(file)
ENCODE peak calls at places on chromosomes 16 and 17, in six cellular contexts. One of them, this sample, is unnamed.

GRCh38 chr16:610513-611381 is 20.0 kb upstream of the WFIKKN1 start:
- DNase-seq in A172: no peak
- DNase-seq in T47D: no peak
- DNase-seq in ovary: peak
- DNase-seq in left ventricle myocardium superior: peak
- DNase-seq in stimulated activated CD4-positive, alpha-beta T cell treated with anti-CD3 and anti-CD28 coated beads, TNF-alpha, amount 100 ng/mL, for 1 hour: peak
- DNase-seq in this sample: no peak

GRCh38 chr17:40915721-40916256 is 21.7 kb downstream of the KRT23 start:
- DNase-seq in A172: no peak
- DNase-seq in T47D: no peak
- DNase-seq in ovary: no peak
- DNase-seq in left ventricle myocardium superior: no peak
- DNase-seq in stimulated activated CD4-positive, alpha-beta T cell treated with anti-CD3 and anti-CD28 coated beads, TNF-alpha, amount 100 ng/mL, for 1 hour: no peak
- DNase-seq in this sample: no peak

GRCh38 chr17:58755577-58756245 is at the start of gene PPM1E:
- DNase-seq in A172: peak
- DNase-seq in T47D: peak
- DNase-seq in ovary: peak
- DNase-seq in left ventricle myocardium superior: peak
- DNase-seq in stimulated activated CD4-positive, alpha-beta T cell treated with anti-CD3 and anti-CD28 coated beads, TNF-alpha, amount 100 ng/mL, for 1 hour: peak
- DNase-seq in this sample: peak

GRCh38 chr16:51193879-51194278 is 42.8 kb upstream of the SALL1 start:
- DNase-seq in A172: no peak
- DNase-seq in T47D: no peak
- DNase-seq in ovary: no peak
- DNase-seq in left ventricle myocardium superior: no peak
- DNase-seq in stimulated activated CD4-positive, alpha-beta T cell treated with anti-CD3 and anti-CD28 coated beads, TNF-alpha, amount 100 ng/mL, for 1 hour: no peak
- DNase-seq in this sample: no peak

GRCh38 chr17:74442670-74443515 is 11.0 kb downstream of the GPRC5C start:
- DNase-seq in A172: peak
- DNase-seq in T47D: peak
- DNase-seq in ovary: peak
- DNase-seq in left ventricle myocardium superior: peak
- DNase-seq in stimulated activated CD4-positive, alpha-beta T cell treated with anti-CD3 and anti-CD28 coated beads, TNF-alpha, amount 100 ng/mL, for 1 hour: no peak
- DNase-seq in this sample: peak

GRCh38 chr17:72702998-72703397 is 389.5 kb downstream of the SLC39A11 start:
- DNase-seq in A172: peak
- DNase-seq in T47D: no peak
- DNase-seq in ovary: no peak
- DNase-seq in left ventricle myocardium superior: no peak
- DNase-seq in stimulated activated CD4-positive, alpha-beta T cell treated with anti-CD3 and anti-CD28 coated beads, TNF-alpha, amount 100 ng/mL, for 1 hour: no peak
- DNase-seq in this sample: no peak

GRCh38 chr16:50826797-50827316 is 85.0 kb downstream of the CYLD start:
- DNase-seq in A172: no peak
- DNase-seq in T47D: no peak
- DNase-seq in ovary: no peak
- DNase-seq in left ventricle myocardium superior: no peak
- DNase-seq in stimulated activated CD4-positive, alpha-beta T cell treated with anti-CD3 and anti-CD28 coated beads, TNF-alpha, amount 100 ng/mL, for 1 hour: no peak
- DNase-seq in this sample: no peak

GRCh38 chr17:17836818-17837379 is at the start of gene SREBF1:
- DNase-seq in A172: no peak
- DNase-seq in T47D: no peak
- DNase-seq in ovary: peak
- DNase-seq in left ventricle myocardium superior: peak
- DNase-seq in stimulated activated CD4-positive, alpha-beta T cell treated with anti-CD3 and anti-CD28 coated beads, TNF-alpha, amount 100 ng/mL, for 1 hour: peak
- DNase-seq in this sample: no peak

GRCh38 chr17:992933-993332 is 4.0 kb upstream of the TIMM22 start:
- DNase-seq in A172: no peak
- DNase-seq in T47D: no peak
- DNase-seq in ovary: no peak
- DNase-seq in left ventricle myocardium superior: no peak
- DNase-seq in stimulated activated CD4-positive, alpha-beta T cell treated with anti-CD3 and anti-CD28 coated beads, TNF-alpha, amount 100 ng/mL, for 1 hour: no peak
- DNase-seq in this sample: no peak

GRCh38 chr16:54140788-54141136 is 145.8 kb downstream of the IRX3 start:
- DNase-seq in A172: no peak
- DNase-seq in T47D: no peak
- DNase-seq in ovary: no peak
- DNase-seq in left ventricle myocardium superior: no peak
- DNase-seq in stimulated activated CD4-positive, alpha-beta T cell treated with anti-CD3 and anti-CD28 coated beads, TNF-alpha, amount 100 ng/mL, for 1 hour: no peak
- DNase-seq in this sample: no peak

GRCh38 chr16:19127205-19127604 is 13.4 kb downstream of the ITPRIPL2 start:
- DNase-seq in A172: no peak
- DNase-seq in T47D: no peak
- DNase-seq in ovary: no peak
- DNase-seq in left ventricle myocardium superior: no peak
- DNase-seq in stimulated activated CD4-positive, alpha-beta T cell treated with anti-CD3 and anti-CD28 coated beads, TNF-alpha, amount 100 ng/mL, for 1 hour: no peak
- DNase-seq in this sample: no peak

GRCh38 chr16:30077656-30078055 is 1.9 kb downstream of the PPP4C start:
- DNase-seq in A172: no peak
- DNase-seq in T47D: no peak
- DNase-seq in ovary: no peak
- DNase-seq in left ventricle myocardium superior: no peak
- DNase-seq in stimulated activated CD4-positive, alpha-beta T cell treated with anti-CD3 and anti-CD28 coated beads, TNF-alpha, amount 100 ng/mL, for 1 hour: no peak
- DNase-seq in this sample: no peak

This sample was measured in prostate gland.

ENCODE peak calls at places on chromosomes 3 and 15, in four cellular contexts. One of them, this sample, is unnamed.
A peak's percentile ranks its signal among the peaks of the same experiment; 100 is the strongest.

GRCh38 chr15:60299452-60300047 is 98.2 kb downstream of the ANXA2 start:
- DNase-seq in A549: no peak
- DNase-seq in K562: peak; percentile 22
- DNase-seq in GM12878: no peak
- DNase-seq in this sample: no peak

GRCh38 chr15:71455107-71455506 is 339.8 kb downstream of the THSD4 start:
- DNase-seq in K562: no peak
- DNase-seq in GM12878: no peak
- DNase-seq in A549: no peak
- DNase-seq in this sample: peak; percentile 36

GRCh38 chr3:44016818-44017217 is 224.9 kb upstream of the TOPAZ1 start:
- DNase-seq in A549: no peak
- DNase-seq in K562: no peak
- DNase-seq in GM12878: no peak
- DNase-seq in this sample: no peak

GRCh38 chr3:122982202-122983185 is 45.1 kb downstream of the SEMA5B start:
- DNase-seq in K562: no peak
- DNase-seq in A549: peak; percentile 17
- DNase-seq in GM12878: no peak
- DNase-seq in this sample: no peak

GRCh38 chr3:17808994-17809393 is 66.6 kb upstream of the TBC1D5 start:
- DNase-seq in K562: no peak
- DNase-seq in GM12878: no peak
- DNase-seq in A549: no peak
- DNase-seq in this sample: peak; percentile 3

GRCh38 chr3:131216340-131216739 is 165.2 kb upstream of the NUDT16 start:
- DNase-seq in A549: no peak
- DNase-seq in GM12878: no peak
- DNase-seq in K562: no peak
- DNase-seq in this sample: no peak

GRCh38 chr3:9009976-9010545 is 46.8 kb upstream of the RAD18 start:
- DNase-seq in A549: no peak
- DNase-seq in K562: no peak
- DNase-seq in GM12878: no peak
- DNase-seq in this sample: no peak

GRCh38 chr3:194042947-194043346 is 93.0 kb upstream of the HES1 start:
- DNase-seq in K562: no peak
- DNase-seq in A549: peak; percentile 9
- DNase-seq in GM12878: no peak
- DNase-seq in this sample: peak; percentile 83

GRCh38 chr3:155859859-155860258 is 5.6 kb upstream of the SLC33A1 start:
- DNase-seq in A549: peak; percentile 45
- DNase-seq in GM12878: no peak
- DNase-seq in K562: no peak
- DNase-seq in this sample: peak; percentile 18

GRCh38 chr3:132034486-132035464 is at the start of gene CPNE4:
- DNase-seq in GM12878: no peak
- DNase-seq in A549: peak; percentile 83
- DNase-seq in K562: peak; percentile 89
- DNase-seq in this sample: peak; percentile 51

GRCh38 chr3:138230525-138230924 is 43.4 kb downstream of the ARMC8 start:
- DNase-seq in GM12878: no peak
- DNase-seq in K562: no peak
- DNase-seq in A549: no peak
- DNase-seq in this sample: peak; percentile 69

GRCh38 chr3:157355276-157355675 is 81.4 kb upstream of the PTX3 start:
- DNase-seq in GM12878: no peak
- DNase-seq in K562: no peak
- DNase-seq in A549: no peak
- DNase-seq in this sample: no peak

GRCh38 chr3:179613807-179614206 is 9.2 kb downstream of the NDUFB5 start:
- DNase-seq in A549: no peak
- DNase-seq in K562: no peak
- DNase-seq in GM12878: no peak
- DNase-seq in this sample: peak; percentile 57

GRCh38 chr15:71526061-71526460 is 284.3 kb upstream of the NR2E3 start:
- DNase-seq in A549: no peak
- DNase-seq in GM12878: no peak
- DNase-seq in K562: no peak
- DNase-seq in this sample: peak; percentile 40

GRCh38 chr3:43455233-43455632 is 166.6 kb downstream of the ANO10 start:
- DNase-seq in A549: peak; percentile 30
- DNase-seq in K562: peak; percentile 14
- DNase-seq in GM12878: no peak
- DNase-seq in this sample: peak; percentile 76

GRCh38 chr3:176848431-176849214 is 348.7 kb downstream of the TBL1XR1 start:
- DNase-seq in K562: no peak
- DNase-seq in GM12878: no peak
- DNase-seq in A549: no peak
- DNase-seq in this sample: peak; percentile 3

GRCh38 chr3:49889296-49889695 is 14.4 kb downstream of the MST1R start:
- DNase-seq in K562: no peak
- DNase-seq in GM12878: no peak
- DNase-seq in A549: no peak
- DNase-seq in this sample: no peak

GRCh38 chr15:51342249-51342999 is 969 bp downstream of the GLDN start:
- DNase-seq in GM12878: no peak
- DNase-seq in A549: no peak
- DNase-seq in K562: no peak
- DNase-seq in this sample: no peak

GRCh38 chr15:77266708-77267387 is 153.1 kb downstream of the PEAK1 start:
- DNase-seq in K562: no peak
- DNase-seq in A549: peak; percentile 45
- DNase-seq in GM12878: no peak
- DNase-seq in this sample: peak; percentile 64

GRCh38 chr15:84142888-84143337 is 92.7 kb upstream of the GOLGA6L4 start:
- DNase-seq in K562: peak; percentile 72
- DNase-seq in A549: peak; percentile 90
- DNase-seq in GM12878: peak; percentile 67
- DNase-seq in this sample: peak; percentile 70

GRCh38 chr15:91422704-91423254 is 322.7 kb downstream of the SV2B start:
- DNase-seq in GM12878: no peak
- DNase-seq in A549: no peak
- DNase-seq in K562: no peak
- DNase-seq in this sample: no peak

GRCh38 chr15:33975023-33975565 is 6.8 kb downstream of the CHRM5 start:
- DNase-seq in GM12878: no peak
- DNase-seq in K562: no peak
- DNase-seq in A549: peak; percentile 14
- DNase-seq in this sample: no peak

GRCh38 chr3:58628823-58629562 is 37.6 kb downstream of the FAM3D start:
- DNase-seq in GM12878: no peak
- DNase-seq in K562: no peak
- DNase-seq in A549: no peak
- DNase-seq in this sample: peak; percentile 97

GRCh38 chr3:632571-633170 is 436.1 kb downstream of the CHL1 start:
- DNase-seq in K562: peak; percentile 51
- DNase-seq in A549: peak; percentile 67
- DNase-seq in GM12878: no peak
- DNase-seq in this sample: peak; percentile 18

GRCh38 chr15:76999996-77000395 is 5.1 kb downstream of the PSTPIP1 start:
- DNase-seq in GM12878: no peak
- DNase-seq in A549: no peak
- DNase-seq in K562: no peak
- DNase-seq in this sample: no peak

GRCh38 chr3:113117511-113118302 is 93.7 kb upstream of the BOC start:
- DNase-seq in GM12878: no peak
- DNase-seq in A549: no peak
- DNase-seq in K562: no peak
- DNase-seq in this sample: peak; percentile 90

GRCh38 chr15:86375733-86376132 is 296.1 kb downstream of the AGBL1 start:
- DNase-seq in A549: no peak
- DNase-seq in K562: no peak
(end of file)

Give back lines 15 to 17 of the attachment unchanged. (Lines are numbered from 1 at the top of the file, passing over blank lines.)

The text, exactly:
- DNase-seq in this sample: no peak

GRCh38 chr17:58755577-58756245 is at the start of gene PPM1E:
- DNase-seq in A172: peak